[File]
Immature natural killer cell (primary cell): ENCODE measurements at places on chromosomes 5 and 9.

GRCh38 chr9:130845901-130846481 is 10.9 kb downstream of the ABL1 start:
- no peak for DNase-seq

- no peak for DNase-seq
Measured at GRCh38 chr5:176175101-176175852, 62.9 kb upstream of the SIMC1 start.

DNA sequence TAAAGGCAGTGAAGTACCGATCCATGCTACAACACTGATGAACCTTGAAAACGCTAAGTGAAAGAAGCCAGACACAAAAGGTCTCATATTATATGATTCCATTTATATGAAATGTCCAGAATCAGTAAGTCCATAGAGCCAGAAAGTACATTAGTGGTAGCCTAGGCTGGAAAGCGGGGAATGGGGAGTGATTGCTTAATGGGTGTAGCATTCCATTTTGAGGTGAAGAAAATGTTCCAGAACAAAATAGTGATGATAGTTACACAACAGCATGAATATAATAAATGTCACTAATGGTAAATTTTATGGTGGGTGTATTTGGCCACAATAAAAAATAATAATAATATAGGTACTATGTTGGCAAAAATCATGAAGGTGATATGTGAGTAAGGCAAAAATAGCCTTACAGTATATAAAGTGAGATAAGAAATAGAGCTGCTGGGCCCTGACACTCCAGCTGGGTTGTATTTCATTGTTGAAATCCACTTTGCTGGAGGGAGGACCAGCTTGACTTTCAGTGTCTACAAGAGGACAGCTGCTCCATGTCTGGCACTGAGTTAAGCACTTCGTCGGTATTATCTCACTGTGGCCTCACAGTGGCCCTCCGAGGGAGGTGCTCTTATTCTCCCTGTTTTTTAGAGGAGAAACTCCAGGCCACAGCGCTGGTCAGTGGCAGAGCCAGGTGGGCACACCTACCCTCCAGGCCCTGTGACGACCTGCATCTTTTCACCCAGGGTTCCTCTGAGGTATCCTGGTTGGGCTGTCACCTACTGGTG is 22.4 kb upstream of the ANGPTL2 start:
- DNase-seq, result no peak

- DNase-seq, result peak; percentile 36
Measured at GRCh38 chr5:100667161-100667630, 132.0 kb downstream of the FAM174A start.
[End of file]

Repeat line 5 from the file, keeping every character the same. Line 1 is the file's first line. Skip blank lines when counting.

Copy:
Measured at GRCh38 chr5:176175101-176175852, 62.9 kb upstream of the SIMC1 start.